#WriterWednesday: How To Start A Novel

“Dear J: I’m trying to start a novel because I feel the time is right, but I have no idea how to do it. Can you please give me some advice? Thank you! ~Madame S.”

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Dearest Madame S:

Oh my goodness, I wish I knew. I am still trying to jumpstart two novels I have jostling in my head and they are elbowing each other trying to fit through the same small doorway (my brain), with a logjam result. If I had a magic novel-starting button I would certainly share it with you!

In lieu of that, I’ll say this:

–My books usually start as short stories, so if you are feeling gripped by ideas, write them down as completely as you can. If you find yourself wanting to write linked stories about those characters, there’s a good chance there’s a longer piece there– a novel. (It helps me to think of a novel as linked short stories, with each chapter consisting of a short story, because then I know the chapters have their own internal dramatic integrity–a short story being a window into a person’s life that shows an important moment but doesn’t answer *everything*. You know you have an important dramatic moment, but you also will end on a cliffhanger–very useful for novel chapters, no?)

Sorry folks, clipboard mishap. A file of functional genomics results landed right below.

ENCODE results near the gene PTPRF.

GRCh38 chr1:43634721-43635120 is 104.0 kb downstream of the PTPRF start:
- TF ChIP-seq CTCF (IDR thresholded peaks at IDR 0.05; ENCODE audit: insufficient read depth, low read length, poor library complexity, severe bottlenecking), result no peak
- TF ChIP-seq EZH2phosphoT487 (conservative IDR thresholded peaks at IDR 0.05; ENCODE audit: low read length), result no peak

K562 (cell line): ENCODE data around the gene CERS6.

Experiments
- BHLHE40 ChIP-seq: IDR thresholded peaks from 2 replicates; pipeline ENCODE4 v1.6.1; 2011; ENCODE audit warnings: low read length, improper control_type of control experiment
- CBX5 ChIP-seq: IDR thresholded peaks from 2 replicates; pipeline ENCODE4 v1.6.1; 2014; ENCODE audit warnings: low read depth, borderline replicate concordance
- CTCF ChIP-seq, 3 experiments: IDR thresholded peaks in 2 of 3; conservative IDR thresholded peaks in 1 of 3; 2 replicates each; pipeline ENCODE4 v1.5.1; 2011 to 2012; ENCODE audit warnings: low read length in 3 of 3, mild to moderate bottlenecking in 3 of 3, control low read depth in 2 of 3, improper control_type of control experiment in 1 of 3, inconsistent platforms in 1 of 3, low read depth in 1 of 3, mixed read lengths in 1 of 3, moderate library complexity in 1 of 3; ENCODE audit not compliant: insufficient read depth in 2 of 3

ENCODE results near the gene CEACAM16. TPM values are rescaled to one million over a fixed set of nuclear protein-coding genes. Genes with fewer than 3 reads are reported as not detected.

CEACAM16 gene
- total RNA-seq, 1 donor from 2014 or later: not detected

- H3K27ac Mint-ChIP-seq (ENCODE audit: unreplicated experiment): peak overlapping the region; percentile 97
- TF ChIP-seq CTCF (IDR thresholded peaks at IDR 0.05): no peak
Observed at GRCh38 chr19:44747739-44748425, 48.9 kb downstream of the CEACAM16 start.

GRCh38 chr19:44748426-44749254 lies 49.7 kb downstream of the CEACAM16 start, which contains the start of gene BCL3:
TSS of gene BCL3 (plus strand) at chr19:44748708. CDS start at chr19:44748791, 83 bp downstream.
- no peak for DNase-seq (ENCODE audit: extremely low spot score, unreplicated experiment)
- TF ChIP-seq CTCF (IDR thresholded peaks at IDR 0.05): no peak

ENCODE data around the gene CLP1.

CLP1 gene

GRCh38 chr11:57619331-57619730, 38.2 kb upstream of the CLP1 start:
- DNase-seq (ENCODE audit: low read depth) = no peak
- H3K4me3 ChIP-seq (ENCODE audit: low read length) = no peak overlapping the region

–write as much of the mosaic as you can see. Some of my short stories become middle chapters of novels. Other pieces of the mosaic featuring the same characters, or written along the same theme, will become puzzle pieces that fit into the chronology of the book later. Still more will end up on the cutting room floor–but that’s okay! It’s all part of getting to know your book and its characters. So write as much as you can see in your headlights–the pieces of story that are illuminated for you.

–when you have a decent amount of pages, say 50 or more, and you’re feeling comfortable this might be a longer piece than a short story (you still have the will and urge to write it!), back away from the pieces and make an OUTLINE. This is the scaffolding for your book.

me & my long, looong outline!